In Naples, sitting outside at a café on the piazza, I looked over my notes. “It was Rodolico who first talked about the relationship between geology and building stones,” one of Morra’s colleagues had said. “Here in Napoli now, we are building very strong relationships with architects and engineers to try to solve the problems of decay, of conservation.” Slowly I became aware of some people in white overalls, entering the piazza in twos and threes. They gathered in the centre and unfurled hand-painted banners. Someone brought out a video camera. I went over to ask what was happening. A woman explained that in 2013 the European Union had awarded a large sum to restore Naples’ historic centre. (€75m, I later read.) The crowd, mostly out-of-work art and architectural restorers, wanted to draw public attention to the project. They were excited but anxious. There were rumours of delays, bureaucratic incompetence, perhaps malpractice. “There is so much work to do,” the woman said, gesturing around.

My walk with Ruth Siddall ended on the steps of St Paul’s Cathedral. Above us was that calm white famous façade, made of Portland Stone. The main landing on the cathedral steps is white Carrara marble with inner panels of red and grey Swedish travertine. If you crouch down to study the travertine, you can make out ghostly white markings, a segmented, cone-like shape. This is an orthocone from Ordovician times, a marine creature related to the squid.

Only a tiny proportion of life ever becomes a fossil, and only a tiny proportion of fossils are ever seen by humans. The odds are vastly stacked against it. That a creature should have died with its body intact. That an exceptional event such as a violent storm covered it with sufficient layers of sediment. That the sedimentary rock was not squeezed and changed by pressures deep in the earth so as to destroy the fossil. That the sediment formed a particular sort of rock that humans later decided was a good one to quarry. And so I thought about how strange it was, and how unlikely, that this 440m-year-old had survived, lying quietly in a piece of rock that would be selected by someone in 17th-century Sweden to ship to London to form the steps of a new cathedral. That it would be part of Nelson’s funeral in 1806 and Churchill’s in 1965, of Charles and Diana’s wedding in 1981, of the Occupy protests in 2012.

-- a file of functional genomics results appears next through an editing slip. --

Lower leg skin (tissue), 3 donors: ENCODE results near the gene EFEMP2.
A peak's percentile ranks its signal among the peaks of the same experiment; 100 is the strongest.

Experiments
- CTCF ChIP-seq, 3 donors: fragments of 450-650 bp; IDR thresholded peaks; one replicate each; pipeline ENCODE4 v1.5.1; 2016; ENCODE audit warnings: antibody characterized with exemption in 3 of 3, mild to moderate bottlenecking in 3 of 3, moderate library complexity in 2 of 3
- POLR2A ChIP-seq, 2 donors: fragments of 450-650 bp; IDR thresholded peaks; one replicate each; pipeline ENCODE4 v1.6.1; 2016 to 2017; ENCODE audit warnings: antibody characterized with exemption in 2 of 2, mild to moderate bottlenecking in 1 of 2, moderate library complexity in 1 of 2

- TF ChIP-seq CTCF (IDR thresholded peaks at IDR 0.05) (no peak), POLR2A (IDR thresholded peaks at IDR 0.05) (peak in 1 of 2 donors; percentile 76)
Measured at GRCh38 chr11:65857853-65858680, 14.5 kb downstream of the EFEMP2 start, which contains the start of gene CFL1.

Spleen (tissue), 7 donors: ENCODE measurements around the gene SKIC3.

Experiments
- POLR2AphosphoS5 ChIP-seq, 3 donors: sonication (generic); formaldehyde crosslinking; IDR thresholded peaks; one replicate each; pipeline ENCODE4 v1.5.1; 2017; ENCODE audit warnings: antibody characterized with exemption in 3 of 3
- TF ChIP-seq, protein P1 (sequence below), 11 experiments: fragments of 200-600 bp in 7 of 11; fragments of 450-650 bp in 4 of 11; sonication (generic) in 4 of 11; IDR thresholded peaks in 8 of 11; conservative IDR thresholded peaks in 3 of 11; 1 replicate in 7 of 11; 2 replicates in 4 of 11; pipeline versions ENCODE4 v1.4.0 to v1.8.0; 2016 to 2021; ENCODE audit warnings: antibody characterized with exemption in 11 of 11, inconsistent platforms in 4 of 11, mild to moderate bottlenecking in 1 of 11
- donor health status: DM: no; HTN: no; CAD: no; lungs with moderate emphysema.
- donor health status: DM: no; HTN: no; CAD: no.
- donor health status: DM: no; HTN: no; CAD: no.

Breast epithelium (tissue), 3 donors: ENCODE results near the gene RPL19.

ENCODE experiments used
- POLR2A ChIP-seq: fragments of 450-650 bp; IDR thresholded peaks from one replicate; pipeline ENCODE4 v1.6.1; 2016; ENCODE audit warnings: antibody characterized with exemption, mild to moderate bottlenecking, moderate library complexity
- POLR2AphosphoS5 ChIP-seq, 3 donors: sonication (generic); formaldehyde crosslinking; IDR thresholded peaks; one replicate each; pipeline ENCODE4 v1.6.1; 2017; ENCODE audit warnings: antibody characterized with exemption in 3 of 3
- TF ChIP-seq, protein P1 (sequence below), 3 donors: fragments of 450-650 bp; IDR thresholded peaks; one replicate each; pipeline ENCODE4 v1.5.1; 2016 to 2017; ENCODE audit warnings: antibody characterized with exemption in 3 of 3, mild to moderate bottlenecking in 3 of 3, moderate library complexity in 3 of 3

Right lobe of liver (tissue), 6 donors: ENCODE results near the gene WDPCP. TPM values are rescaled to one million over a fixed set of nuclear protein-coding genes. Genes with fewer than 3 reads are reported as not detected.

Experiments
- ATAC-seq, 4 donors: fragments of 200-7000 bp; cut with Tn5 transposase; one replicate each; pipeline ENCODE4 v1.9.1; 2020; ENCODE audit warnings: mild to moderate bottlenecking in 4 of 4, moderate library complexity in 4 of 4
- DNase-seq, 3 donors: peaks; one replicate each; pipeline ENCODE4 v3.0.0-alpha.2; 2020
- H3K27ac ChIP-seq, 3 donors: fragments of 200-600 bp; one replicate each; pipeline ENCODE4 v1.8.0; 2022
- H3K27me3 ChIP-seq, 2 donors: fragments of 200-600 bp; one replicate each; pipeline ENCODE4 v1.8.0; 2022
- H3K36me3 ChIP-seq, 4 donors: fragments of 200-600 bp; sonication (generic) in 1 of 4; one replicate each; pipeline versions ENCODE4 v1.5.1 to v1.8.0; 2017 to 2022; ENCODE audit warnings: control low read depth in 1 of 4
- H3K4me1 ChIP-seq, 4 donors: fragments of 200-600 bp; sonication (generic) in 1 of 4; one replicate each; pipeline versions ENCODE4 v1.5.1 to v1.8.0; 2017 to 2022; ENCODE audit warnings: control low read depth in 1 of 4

In Thomas Hardy’s novel “A Pair of Blue Eyes” (1873) Henry Knight, trapped on the side of a cliff, confronts the fossil of a trilobite. “The eyes, dead and turned to stone, were even now regarding him…It was the single instance within reach of his vision of anything that had ever been alive and had had a body to save, as he himself had now.” Thinking about geology can mean grappling with the shocking sweep, the impersonal vastness of geological time. A fossil delivers a different sort of shock. The shock of the small, the personal: the story of a single creature somehow like ourselves, with a body to save.

As we studied the orthocone in the afternoon sun, tourists posed for photos on the steps. I thought of Knight gazing at the trilobite. “Time closed up like a fan before him. He saw himself at one extremity of the years, face to face with the beg­inning and all the intermediate centuries simultaneously.”